June 25, 2008 (by Asif Shamim) - The Standard-Examiner is reporting that an air force investigation into a strafing incident at the Utah Test and Training Range (UTTR) on April 8 was the fault of the pilot.
USAF F-16C block 42 #88-0420 from the 422nd TES flies over the Utah Test and Training Range (UTTR) dropping AGM-154 Joint Stand-off Weapons (JSOW) on a ground target on March 12th, 2003. [USAF photo by TSgt. Michael Ammons]
The investigation instigated by the 12th Air Force commander concluded the cause of the accident was the pilot's failure to positively identify the intended target.
The pilot from the 388th Fighter wearing night vision goggles had momentarily lost his visual cues of the target area before rolling in for his strafing run. As he reaquired the target area, the pilot misidentified the occupied rental SUV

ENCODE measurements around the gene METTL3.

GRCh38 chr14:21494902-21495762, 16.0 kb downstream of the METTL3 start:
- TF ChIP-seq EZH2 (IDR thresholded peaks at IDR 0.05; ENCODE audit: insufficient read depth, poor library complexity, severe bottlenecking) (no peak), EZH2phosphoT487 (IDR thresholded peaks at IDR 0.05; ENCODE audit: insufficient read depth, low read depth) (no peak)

as the target.
The parked SUV was in a military observation point about a mile and half from the intended target.
Two soldiers from Fort Lewis Army Base in Washington were part of a Joint Tactical Air Control (JTAC
) unit when it was hit by 20 mm rounds from the jet. Both jumped clear, but sustained slight injuries.
The purpose of JTAC vehicles in the are were to assist pilots in training missions with ground troops by assiting them to target in guide munitions.
"Close air support, the bulk of our operations in combat, is a complex mission in a complex environment," said Col. Scott Dennis, 388th Fighter Wing commander.
"From this incident, our pilots and the ground units we host on the UTTR
have taken away valuable lessons on the importance of close communication and coordination. We have since implemented several changes to our tactics and procedures in order to prevent another occurrence."
Official have said appropriate administrative actions have been given to the pilot including additional classroom and simulator training.